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ASK THE EXPERTS

Fighting soil compaction

POSTED: January 21, 2009 4:00 a.m.

One thing we have in Dawson County is hard, red clay.

  

Red clay is great for making bricks, but not so good for growing grass. When I talk about the problem of red clay, the number one negative factor is compaction.

  

Compaction of turf can be a homeowner’s worst landscape nightmare. Traffic, weather conditions and normal use combine to push soil particles closer together, reducing pore space and increasing soil density.

  

The lack of pore space decreases the movement of air, water and nutrients and reduces percolation and infiltration. This restrictive soil environment forces turf roots to struggle to fill basic plant needs. Try aeration to combat compaction.

  

Aeration, opens channels in the soil through which air, water and nutrients can move more freely. Water movement into (infiltration), and through (percolation), the soil are improved.

  

Aeration increases pore space, softening hard soils by allowing the soil to move upon impact.

  

Most soil compaction from normal use occurs within the top one to three inches of the soil surface. Compaction also may result from heavy equipment traffic, the layering effect of differing soil textures, or repeated aeration to the same depth.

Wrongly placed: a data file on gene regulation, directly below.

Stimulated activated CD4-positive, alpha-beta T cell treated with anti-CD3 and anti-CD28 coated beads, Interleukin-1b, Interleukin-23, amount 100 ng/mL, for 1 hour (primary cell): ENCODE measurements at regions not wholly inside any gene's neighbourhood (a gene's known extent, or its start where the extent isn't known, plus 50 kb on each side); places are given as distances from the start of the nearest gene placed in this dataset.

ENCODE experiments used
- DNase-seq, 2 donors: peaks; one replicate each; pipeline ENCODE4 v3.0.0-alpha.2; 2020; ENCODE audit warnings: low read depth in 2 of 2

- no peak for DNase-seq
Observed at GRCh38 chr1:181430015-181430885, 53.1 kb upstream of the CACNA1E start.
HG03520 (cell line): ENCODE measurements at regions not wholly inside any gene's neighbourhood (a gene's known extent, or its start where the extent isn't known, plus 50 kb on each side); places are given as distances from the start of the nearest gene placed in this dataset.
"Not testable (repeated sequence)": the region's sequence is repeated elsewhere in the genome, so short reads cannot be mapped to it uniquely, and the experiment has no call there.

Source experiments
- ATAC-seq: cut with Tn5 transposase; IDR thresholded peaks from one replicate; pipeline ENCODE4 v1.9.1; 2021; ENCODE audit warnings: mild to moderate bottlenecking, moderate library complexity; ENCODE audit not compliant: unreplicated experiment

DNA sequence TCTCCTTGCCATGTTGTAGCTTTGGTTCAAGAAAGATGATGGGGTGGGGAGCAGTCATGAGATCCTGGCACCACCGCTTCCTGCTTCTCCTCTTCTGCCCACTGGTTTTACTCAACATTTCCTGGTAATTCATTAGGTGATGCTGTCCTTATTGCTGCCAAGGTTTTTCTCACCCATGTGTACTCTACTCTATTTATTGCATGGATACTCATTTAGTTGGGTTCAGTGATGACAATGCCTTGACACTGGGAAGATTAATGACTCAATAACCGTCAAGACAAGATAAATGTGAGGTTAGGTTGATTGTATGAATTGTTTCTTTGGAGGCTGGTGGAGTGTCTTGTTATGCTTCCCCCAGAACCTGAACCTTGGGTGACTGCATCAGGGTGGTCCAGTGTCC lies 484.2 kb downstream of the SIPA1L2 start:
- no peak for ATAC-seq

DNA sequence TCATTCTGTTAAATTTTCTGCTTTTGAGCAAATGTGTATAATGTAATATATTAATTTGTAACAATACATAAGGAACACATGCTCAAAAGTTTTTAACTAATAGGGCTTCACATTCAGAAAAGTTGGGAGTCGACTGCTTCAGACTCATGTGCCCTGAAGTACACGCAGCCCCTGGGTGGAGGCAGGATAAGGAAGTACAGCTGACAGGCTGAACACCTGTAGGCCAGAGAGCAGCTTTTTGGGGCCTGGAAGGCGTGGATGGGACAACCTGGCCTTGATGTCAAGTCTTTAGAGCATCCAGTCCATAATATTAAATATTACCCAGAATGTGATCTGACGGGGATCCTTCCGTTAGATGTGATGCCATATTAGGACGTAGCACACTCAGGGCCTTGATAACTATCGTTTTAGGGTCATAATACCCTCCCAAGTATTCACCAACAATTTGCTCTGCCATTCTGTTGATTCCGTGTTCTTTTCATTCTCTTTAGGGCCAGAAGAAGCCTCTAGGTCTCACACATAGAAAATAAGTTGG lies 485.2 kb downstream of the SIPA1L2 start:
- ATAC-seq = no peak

Check for soil compaction by using a soil probe, shovel, blunt rod or screwdriver to see how hard the soil is.

  

Compare your aeration alternatives with how hard the soil is, weather condition, turf growth cycles and foot traffic.  Shallow aeration reaches into the top three or four inches of soil. 

  

Equipment using solid spikes poke holes in the soil, creating openings without removing soil. 

  

Equipment with hollow tines or spoons remove a soil core which is deposited on the soil surface. In most cases, hollow tines or spoons are better.

  

Aeration effects are increased by proper soil moisture levels. Dry soils are hard to penetrate, limiting the effect of the procedure and stressing equipment. Wet soils may not move enough to achieve satisfactory results.

  

Generally, soil moisture should be at field capacity for most aeration.

  

Field capacity is when all excess moisture is gone.  Generally, 24 hours after a rain or irrigation.

  

Hot, dry weather and strong winds may dry out the turf bordering aeration holds. 

  

Avoid aeration during such conditions or compensate for moisture loss with irrigation.

  

Clark Beusse is the Dawson County extension agent.

 

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